Who leads and who lags behind? Women MPs in the Spanish regional parliaments

 

ARTÍCULO

WHO LEADS AND WHO LAGS BEHIND? WOMEN MPS IN THE SPANISH REGIONAL PARLIAMENTS

¿QUIÉN LIDERA Y QUIÉN VA A LA ZAGA? PARLAMENTARIAS EN LOS PARLAMENTOS AUTONÓMICOS ESPAÑOLES

Andrés Santana Leitner

Universidad Autónoma (Madrid)

asantana@march.es

Susana Aguilar Fernández

Universidad Complutense (Madrid)

susana@march.es

Xavier Coller Porta

Universidad Pablo de Olavide (Sevilla)

xaviercoller@upo.es

 

ABSTRACT

Using systematic criteria, this article offers a descriptive analysis of the evolution in the percentage of women MPs in the 17 Spanish regional parliament from 1980 to 2011. The fluctuating gender composition of these parliaments is analysed in terms of thresholds, patterns of evolution, and paucity of the changes. These dimensions, under-studied in the literature on descriptive representation, are essential to understanding the growing feminization of the legislature. Three different regional models of incorporation of women MPs, forerunner, mixed and laggard, are identified, which provide valuable information about a) when the different ratios of women versus men representatives are attained, b) how stable or unstable the growth in the percentage of women is, and c) whether the changes are gradual or abrupt. We show that legislative quotas have a different impact depending on the specific regional model to which they apply. Considering the steady, comparatively fast and homogenous process of feminization of all the regional chambers, their relatively gender-balanced composition seems secure, as well as the attainment of the goal of parity laws.

RESUMEN

Mediante la aplicación de criterios sistemáticos, este trabajo realiza una descripción analítica de la evolución en el porcentaje de mujeres parlamentarias en los 17 parlamentos regionales españoles desde 1980 hasta 2011. Se analiza su fluctuante composición por género a través de umbrales, pautas de evolución y ritmo de los cambios. Estas dimensiones, poco estudiadas por la literatura sobre representación descriptiva, son cruciales a la hora de entender la creciente feminización del legislativo regional. El análisis identifica tres modelos de incorporación de las representantes, el precursor, el mixto y el rezagado, que proporcionan una valiosa información en relación con: a) cuándo se alcanzan las distintas ratios de mujeres frente a hombres, b) si la evolución en el número de parlamentarias es estable o no, y c) si los cambios son graduales o bruscos. Se comprueba que las cuotas legislativas de género tienen distintos efectos que dependen del modelo regional sobre el que se apliquen. Considerando el constante, y comparativamente rápido y homogéneo proceso de ‘feminización’ de los legislativos regionales, parece que su composición por género relativamente equilibrada está asegurada, así como el cumplimiento de las leyes de paridad.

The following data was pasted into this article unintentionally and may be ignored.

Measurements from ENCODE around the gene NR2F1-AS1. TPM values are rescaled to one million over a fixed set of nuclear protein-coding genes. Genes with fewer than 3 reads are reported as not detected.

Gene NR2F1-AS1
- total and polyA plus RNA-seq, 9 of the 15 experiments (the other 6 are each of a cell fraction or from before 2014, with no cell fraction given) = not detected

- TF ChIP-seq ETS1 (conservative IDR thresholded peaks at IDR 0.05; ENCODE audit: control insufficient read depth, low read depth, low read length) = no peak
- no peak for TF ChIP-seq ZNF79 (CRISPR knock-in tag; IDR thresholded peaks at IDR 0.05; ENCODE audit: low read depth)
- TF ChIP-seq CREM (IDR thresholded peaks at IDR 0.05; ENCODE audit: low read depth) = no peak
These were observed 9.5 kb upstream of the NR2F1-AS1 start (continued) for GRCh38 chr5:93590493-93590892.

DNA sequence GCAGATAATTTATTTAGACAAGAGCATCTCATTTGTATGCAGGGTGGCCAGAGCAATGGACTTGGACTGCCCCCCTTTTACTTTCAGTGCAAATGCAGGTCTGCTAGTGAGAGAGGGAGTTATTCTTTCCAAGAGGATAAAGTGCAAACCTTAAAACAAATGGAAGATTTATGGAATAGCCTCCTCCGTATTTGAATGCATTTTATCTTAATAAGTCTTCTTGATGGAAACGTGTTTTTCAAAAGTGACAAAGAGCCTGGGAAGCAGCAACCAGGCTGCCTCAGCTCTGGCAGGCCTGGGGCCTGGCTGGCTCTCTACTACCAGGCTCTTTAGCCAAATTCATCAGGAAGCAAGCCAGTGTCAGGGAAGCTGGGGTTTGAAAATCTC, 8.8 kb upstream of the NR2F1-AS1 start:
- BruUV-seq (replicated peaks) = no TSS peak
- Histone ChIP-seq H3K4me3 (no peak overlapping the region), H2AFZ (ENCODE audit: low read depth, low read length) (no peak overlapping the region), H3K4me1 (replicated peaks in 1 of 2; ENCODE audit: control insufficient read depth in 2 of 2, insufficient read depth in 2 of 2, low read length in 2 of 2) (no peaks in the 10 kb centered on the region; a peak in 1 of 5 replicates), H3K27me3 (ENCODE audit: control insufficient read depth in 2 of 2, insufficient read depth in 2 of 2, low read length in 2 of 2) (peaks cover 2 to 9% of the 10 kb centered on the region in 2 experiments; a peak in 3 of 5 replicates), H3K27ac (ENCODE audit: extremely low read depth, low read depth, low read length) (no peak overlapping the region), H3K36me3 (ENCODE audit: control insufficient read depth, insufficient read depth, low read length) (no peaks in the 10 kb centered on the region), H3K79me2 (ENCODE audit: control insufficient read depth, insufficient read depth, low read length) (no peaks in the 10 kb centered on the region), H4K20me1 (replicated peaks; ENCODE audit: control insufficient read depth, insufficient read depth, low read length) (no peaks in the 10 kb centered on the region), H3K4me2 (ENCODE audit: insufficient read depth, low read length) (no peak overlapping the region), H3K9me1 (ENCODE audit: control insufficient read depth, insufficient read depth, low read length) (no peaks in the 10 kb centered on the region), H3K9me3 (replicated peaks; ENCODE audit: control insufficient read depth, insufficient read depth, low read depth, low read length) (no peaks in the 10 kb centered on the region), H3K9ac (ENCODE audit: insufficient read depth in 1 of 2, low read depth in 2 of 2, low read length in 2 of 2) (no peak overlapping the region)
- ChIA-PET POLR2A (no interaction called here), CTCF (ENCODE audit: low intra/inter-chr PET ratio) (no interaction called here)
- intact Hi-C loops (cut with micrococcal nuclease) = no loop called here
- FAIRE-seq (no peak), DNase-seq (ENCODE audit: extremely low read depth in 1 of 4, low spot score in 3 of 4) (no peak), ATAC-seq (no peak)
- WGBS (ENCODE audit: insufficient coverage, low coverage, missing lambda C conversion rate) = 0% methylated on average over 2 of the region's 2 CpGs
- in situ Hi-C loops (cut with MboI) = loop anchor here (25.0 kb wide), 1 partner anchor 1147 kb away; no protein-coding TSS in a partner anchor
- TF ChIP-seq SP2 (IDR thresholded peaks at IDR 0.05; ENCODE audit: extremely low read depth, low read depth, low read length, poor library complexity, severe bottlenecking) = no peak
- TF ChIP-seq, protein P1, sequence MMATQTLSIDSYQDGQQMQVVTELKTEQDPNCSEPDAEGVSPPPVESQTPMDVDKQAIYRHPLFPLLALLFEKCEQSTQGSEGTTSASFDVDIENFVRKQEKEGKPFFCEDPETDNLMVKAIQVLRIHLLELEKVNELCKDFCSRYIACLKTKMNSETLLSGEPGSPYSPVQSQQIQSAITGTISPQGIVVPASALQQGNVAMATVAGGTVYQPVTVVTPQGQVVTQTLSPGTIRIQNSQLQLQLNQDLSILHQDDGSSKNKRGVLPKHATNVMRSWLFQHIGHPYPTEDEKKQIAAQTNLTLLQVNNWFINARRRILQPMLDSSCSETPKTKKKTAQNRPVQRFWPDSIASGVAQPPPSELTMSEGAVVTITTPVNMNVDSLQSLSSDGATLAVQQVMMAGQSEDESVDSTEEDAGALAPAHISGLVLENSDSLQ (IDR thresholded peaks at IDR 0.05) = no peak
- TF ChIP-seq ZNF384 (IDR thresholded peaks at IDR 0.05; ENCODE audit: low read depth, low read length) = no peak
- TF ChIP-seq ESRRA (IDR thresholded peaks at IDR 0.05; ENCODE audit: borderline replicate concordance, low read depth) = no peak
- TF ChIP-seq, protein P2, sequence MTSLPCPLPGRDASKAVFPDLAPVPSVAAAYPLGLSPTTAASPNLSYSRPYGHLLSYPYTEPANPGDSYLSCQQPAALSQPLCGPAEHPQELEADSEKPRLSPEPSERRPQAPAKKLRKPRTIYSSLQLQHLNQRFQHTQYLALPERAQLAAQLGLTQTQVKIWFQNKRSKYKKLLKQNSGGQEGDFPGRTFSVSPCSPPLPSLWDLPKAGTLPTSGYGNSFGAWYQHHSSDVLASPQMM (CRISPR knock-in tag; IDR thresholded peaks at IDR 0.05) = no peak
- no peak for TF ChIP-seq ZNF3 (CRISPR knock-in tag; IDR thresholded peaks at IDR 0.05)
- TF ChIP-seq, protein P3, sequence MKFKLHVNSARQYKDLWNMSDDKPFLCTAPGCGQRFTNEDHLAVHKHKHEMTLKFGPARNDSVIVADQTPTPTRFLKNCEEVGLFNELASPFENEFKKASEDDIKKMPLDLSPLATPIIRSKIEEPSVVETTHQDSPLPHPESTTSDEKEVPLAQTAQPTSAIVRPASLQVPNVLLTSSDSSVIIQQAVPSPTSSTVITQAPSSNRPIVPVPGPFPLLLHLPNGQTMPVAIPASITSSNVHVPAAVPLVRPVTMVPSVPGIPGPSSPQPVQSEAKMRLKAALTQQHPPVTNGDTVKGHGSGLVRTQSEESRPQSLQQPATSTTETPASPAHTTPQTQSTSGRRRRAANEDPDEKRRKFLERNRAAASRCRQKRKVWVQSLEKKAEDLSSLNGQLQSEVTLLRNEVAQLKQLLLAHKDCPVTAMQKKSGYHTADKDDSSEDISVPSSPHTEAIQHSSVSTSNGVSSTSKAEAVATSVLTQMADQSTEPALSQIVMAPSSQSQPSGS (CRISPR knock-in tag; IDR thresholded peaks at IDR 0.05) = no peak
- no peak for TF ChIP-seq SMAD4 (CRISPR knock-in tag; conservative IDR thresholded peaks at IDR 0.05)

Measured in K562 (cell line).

Received: 25-07-2014; Accepted: 02-12-2014. Published on line: 18/05/2016

Cómo citar este artículo/Citation: Santana Leitner, A.; S. Aguilar Fernández and X. Coller Porta. 2016. "Who leads and who lags behind? Women MPs in the Spanish regional parliaments". RIS, 74 (2): e033. doi: http://dx.doi.org/10.3989/ris.2016.74.2.033

KEYWORDS: Gender and politics; Spain; women MPs; regional parliaments.

PALABRAS CLAVE: Género y política; España; mujeres parlamentarias; parlamentos autonómicos.

Copyright: © 2016 CSIC. This is an open-access article distributed under the terms of the Creative Commons Attribution-Non Commercial (by-nc) Spain 3.0 License

CONTENIDOS

ABSTRACT
RESUMEN
INTRODUCTION
THRESHOLDS IN WOMEN REPRESENTATION
CONCLUSIONS
NOTES
REFERENCES

 

INTRODUCTION Top

At the turn of the century, 13.5% of the national MPs in the world were women. This percentage increased to 21.8% in 2013 (IPU, 2014IPU, Inter-Parliamentary Union. http://ipu.org (30/01/2014).). Nonetheless, the numbers show important variations: from the highest 42.0% in Nordic countries to the lowest 13.1% in the Pacific. The countries with most women in the legislative are Rwanda (63.8%), Andorra (50.0%), Cuba (48.9%) and Sweden (44.7%), and a few ones, such as Vanatu, have no women at all. Comparatively speaking, Spain (36.0%) ranks amongst the top countries: 21st position out of 187 and 8th within the EU. The Spanish percentage of female parliamentarians is also slightly higher than that of the European Parliament (35.2%).